Friday 28 October 2016

Billy Bingham: Big Jack needs to drop John Aldridge and Kevin Moran against Egypt

Published 17/06/2015 | 07:00

Republic of Ireland striker John Aldridge
Republic of Ireland striker John Aldridge

Jack Charlton should have dispensed with the services of John Aldridge when selecting his team for today's crucial Group F game against Egypt in Palermo — if Ireland hoped to play the type of game required to survive in Italia '90.

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Aldridge, great player and servant to Ireland that he is (and will continue to be in different circumstances), is just too much of an out-and-out striker to be really effective during this particular championship.

Playing him up front loosens up the midfield and that, I think, is not the way to play out here. Aldridge does not get back as deep or as often as is necessary for Ireland to function effectively against the world's elite.

And Charlton, I think, more or less acknowledged this when he took John off late in the England game and sent Alan McLoughlin on. A midfield player who can not only go forward but is also able to defend, is much better for Ireland's style of play than an attacker who has difficulty in dropping back, let alone helping out in defence.

Keeping Aldridge up front is, quite simply, a luxury that I just don't think Ireland can afford.

I would also have preferred to see David O'Leary in for Kevin Moran. O'Leary is worth his place not only for his composure, but also for the fact that he has a lot more pace I am in favour of sticking by McCarthy.

As I remarked last week he is an inspirational type of player who can have a tremendous morale-boosting effect. Sure, he was caught cold for Gary Lineker's goal, but that was a bit like a boxer being tagged with a sucker punch in the first round.

I think everybody would have to agree that Mick's performance for the remaining 81 minutes was flawless.

I think the same can be said of Ireland's overall performance' as a team. Very little was given away at any stage during the game and in terms of possession the Irish had 53% and the English only 47% — and they are the official F.I.F.A. figures.

BOBBY Robson has done a lot of moaning and groaning since Monday, about what he called Ireland's "up and under", style of play, laying the blame for what was certainly a poor spectacle wholly on Charlton's men.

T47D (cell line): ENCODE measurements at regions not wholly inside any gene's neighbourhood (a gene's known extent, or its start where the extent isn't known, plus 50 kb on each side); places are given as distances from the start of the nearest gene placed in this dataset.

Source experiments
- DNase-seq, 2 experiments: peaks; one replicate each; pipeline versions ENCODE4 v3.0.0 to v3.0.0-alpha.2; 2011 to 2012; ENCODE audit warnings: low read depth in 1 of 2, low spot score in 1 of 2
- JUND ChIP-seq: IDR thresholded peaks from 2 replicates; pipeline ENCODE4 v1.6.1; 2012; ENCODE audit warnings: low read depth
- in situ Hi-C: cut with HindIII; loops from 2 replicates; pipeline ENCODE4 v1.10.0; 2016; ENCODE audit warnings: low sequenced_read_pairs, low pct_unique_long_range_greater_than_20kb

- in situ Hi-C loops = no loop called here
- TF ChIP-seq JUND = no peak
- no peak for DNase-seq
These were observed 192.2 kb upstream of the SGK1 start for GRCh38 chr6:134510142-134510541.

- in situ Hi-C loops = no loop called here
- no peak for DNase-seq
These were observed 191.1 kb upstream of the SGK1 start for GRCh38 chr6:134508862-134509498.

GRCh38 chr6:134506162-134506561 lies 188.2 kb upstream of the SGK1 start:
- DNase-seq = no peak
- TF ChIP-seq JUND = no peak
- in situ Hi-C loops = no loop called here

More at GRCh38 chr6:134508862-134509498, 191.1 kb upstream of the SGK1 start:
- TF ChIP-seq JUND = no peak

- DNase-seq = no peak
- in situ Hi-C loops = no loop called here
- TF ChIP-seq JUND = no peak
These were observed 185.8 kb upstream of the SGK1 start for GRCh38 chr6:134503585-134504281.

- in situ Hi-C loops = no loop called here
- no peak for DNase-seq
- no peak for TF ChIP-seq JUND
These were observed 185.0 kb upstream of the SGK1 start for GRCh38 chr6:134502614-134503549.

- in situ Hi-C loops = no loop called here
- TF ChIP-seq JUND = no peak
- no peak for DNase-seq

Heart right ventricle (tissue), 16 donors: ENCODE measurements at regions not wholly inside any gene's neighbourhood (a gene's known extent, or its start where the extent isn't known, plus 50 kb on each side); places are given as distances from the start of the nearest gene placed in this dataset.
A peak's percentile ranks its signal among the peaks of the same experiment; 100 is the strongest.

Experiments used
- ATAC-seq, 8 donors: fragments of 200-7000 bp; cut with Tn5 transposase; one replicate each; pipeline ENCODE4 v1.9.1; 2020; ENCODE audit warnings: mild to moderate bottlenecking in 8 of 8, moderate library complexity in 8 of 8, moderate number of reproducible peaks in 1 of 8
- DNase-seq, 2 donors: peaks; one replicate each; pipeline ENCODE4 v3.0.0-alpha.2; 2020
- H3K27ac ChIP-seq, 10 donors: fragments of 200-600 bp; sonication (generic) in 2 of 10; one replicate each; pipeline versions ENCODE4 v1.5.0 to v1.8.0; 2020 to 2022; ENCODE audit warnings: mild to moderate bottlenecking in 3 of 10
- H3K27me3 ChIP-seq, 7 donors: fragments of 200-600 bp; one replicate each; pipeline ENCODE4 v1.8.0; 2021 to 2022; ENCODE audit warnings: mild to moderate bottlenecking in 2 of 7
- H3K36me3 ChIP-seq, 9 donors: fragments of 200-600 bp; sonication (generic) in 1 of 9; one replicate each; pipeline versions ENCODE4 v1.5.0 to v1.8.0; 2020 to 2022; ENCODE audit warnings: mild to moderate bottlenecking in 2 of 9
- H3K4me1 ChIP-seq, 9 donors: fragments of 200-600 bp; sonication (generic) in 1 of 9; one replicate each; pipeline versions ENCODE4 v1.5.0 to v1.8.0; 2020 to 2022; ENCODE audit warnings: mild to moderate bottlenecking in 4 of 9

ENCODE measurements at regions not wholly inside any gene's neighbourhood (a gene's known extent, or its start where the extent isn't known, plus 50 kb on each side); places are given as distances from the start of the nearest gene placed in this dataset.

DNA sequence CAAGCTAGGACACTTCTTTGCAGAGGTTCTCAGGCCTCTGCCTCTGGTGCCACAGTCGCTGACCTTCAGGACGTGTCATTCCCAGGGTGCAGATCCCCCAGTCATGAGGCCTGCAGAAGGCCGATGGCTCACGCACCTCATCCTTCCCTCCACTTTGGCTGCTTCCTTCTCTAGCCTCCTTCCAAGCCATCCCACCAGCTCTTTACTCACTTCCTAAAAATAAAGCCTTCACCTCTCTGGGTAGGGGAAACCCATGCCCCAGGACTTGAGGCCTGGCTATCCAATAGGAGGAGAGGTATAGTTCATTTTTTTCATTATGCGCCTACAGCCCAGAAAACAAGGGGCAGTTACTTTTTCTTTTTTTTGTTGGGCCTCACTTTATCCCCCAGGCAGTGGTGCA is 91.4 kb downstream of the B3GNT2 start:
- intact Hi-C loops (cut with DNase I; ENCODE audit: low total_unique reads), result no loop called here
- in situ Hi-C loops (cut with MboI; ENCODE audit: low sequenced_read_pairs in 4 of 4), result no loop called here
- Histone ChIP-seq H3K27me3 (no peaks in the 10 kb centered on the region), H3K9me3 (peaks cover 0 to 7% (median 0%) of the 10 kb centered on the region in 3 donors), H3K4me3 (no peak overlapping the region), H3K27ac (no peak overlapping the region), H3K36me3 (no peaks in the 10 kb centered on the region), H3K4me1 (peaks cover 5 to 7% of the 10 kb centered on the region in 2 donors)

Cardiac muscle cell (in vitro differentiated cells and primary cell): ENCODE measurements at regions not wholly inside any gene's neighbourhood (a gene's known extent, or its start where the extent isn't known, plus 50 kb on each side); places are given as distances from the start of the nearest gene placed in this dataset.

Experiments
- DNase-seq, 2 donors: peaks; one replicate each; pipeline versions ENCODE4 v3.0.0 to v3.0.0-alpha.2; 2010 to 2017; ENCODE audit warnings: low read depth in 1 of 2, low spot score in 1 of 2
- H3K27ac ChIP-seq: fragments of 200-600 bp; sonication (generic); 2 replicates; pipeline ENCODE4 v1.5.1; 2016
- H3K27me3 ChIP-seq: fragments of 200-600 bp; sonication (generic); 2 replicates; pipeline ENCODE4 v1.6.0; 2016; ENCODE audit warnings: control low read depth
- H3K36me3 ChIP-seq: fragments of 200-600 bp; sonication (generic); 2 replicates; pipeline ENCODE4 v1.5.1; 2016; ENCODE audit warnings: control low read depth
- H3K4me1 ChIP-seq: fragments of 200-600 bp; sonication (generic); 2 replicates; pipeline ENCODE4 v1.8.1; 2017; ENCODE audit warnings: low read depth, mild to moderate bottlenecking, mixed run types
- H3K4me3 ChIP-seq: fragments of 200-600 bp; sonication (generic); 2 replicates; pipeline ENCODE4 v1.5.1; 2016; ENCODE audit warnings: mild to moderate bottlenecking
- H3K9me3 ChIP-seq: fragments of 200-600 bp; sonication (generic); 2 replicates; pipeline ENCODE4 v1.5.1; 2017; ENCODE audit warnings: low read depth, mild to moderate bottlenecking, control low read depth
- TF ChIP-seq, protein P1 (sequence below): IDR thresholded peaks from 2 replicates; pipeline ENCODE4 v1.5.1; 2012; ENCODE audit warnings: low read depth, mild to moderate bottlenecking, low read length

Robson said Ireland just wouldn't let his men play real football. What did he expect Charlton and the Irish players to do: stand back and let players like Barnes, Beardsley and Liheker run free?

England didn't play the way they envisaged simply because the Irish were stronger, so strong that, in a sense they even forced Robson's men to play the Charlton way. And they couldn't do it.

The game got a very bad press here in Italy, with-just about every paper in the country saying that it highlighted everything that is wrong with the British game. (I know Jack's team are the Republic, but with almost all their players coming from the English or Scottish leagues I think it is fair to categorise them, in the football sense, as exponents of the "British" style of play).

But, with two such teams meeting on a greasy pitch on a night when the rain was bucketing down, I think it was always going to be that kind of game — and I also feel certain that future games in the group will be different.

Against Egypt this afternoon, for instance, I'm sure we'll see a more positive type of match. Ireland are likely to play a more open brand of football from now on in the tournament because they'll be coming up against teams that will be more inclined to stand back from them than the English.

Pace is going to be all important from here on in, especially when Charlton's men are up against teams such as Holland and tremendously skilful players like Ruud Gullit and Marco Van Basten. The Dutch — and other teams like Italy, .West Germany, Argentina (if they can realise their real potential) and Brazil — are likely to try to keep their distance from the Irish by hanging back and hoping to catch them out on the break.

Even the Egyptians will probably force Ireland into a less physical and more technical style of play. They are a typical Middle Eastern team in that they are good at playing possession football, they can frustrate opponents by keeping the ball for long periods and, as Scottish boss Andy Roxburgh can testify, they are a side that must be treated with the utmost respect.

Jack will have taken a long hard look at how best to tackle the Egyptians. The danger is that Ireland might be forced into playing the possession game themselves because the Egyptians are certain to give them greater freedom at the back.

Ireland are going to have to find a nice balance between retaining possession and playing their normal long ball game.

This, even more than either of the other two group games, is the one Ireland can't afford to lose. Jack Charlton is no doubt fully aware of just how crucial it is that he gets both his tactics and his team selection right.

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